He accepted responsibility. That's what's important here, isn't it?
After Sal Alosi stuck out his knee and tripped Nolan Carroll of the Miami Dolphins, who was charging down the field on punt coverage, the replay of the Jets strength and conditioning coach's action was shown four or five times during Sunday's Dolphins-Jets telecast. Then it was replayed another, oh, 1,000 times on television stations across the nation, and another 453,653 times (and counting) on YouTube. On Monday Alosi, in the words of sports dunderheads everywhere, manned up.
Yes, what Alosi did -- deliberately wiping out Carroll as he ran at full speed -- should have resulted in his immediate dismissal (he was suspended without pay for the remainder of the season and fined $25,000). And yes, Alosi's apology was straight out of
But, in the words of Jets general manager Mike Tannenbaum and Rex Ryan, New York's loudmouth head coach, Alosi has "taken ownership" of his mistake.
"He made a mistake," Ryan said, "and he admitted it."
In the real world, where 99.9 percent of us reside, whether one admits to a mistake or not makes absolutely zero difference in the end result. When, a couple of years ago, a pal of mine was accused of frequenting a pornographic website at his job, he fessed up and apologized profusely. "Sorry," he was rightly told. "You're fired." When another friend was recently axed for talking back to her boss, she admitted her mistakes and promised to change. "Too late," the chief said. "We've had enough." Steal a pack of cigarettes from behind the counter at CVS -- you're done. Curse out a customer at Cosi -- hand in your apron. That is how the world works, and no matter how many I was wrongs are uttered, well, you're toast.
Sports, however, isn't the real world. Not even close. As soon as Alosi stepped into the confessional booth (the Jets' media room) and stated his obvious-to-everyone-with-working-eyeballs sins, he was forgiven and, quizzically, lauded. It's the way these things go in organized athletics, where somehow we've all been brainwashed to believe the words "I'm sorry" warrant a gold medal.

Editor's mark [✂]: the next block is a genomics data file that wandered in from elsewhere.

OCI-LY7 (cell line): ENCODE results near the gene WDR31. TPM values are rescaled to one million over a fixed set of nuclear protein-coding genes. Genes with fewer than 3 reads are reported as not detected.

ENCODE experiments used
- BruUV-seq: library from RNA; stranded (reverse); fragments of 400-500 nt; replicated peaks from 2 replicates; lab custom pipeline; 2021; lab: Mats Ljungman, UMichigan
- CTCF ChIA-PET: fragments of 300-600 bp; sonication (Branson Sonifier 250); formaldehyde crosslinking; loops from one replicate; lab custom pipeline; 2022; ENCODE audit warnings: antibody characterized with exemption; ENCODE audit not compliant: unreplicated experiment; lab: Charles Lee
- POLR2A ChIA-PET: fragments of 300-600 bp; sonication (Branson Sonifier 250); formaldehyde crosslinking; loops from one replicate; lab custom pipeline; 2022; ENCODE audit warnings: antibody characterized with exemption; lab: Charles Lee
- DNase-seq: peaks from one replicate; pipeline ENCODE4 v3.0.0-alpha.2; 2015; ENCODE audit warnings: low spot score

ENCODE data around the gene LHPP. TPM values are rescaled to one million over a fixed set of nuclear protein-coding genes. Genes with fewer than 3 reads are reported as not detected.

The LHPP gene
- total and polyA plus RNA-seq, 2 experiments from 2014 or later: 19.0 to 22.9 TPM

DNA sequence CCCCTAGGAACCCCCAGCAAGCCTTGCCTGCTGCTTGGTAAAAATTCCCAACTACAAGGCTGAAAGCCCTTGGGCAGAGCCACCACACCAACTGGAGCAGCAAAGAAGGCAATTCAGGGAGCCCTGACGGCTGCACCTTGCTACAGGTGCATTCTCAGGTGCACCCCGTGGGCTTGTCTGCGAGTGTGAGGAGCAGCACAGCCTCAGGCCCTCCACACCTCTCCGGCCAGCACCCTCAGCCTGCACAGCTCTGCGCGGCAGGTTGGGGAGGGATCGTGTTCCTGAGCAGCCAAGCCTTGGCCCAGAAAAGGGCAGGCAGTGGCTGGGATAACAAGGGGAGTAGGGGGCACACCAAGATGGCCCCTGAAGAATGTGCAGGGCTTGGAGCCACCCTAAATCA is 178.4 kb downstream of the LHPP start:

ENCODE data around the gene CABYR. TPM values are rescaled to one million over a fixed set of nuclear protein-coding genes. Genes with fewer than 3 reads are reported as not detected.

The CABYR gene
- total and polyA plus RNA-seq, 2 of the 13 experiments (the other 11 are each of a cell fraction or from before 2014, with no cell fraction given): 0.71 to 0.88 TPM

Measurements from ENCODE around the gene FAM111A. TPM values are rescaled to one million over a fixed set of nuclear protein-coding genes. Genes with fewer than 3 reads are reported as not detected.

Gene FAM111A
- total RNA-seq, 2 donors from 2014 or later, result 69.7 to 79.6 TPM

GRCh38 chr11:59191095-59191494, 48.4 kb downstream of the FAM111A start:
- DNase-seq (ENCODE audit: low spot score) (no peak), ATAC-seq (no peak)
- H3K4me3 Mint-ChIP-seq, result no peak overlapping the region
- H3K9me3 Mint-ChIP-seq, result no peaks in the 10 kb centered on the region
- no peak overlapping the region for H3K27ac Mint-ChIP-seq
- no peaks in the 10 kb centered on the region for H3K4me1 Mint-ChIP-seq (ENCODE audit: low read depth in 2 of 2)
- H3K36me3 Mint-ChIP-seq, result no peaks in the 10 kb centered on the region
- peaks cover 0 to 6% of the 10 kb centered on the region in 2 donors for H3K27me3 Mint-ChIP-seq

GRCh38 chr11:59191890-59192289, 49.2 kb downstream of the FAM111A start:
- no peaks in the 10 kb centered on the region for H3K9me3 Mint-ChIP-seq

Five years ago, an accused steroid user named Jason Giambi held a press conference at Yankee Stadium to apologize for ... something. Everyone assumed he would admit to cheating with PEDs, but he never did. Everyone assumed he would state his wrongs, but he stated little. He said he was sorry five times, but not what he was sorry for. It was a pathetic showing by a terrified man, and in any other walk of life Giambi would have been relentlessly mocked, flogged and tarred.
Most of us, however, applauded Giambi's guts and courage. George Steinbrenner even issued a statement, which said in part: "It takes a hell of a big man to stand up and apologize to his teammates, to New York Yankee fans and to baseball fans everywhere and admit he was wrong."
Ever since, many athletes have followed suit, "manning up" to mistakes that a "real man" would have never committed in the first place. From Alex Rodriguez to Andy Pettitte, performance-enhancing drug infractions are forever forgotten with a mere mea culpa. Cleveland Browns nose tackle Shaun Rogers carries a loaded gun in his luggage? He apologizes -- all's good. Chiefs running back Larry Johnson spews anti-gay slurs? He apologizes -- and is forgiven.
In sports, first chances turn into second, third, fourth and fifth chances, because in sports normal societal judgments don't apply.
When are athletic figures going to apologize before being caught? Would the myriad steroid cheats have admitted their wrongs were there no bloodhounds seeking out the truth? Was Rogers genuinely remorseful about the gun, or was he genuinely remorseful about being caught with the gun?
What if Carroll had missed Alosi's knee? Would he still cry before the press, begging for a second chance? Or would he be thinking about where to place his knee during next week's game against the Steelers?